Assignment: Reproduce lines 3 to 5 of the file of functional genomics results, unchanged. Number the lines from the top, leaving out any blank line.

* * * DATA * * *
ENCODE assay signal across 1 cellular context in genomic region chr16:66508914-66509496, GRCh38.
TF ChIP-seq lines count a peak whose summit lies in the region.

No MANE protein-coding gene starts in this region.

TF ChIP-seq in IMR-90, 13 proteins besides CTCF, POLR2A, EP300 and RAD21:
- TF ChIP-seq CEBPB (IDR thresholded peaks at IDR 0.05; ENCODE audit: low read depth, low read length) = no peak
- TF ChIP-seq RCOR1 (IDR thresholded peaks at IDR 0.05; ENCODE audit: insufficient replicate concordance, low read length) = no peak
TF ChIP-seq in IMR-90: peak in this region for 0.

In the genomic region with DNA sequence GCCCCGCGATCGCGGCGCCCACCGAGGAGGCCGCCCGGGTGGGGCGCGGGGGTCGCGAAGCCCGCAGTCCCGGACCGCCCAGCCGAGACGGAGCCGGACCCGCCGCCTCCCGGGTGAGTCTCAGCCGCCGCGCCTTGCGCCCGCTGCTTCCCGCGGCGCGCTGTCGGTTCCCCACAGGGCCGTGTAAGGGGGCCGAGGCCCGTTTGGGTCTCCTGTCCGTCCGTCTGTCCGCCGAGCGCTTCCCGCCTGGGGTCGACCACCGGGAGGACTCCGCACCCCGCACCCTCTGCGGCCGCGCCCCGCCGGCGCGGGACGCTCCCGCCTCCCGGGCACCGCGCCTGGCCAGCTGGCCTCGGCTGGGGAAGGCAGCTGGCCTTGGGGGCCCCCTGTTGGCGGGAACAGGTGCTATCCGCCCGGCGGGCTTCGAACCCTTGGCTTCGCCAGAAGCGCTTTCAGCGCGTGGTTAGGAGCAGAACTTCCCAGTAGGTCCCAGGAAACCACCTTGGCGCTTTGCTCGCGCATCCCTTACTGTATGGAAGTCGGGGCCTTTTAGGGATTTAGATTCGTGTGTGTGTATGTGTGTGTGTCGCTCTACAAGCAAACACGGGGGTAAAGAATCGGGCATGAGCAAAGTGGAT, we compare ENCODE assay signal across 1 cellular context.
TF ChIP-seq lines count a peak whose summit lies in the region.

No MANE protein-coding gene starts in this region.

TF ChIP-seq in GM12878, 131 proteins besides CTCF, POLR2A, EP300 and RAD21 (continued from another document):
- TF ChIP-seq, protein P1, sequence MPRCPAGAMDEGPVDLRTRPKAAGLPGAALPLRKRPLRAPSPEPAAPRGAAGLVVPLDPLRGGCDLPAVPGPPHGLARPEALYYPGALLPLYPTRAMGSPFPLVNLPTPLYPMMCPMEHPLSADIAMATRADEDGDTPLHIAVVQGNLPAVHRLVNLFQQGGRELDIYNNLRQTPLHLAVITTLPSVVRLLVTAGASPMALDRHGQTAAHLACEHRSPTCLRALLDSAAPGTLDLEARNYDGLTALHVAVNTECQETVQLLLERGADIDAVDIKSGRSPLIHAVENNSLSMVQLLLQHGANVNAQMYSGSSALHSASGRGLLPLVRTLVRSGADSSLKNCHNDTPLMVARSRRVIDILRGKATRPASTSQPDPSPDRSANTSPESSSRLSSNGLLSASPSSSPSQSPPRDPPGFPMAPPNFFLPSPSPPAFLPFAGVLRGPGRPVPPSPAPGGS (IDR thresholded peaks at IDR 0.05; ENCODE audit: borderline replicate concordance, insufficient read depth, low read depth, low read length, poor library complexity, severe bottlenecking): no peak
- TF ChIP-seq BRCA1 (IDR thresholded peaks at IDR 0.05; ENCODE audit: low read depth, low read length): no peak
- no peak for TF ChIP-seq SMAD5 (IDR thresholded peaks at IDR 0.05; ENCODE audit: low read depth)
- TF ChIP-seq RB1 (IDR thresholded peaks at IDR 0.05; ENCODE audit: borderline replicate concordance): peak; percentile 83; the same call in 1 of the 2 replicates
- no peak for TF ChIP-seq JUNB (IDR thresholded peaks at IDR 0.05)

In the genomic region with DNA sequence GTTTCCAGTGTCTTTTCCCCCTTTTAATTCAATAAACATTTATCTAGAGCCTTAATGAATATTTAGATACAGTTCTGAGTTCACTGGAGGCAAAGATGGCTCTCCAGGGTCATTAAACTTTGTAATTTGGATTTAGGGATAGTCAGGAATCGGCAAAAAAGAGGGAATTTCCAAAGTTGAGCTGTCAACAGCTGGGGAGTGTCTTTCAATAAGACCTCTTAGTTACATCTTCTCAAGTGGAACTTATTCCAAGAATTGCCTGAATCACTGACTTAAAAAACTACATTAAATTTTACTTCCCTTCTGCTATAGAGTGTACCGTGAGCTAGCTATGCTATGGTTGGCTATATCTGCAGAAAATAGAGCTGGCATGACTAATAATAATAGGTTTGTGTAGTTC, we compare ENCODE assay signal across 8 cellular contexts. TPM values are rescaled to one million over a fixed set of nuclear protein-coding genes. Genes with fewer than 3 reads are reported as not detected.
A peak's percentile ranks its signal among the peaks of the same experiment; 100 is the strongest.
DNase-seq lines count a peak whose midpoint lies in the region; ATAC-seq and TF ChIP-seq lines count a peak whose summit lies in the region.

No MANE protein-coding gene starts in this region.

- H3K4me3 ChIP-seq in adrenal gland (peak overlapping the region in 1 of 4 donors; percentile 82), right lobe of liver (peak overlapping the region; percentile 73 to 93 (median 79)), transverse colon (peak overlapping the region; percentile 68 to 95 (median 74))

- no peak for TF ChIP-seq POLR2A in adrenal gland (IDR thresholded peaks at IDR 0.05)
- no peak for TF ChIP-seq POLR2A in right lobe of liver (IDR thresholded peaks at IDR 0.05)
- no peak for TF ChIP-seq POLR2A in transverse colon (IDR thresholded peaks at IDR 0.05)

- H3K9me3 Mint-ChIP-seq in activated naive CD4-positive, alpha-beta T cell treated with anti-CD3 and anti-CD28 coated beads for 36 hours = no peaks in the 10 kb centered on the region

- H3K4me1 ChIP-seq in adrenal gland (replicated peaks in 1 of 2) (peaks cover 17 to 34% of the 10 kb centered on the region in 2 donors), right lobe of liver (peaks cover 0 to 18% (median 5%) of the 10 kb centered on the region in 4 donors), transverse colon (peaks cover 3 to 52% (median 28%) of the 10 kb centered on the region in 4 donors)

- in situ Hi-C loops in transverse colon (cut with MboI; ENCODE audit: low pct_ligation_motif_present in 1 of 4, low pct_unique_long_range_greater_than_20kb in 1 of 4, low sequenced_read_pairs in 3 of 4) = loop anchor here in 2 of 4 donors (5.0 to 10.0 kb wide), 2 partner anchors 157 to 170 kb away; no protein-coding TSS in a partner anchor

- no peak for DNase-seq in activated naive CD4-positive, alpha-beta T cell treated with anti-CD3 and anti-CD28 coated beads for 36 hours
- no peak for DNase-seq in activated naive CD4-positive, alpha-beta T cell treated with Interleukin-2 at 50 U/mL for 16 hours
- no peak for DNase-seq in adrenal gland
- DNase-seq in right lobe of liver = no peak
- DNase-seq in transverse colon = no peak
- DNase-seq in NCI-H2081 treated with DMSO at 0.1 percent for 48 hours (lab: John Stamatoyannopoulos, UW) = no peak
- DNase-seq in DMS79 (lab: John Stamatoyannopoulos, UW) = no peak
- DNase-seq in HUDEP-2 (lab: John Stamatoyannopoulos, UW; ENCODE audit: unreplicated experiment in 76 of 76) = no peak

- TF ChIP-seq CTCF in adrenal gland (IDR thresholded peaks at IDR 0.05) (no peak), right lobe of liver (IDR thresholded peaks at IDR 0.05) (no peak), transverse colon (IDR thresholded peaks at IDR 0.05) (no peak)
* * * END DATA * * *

No MANE protein-coding gene starts in this region.

TF ChIP-seq in IMR-90, 13 proteins besides CTCF, POLR2A, EP300 and RAD21:
- TF ChIP-seq CEBPB (IDR thresholded peaks at IDR 0.05; ENCODE audit: low read depth, low read length) = no peak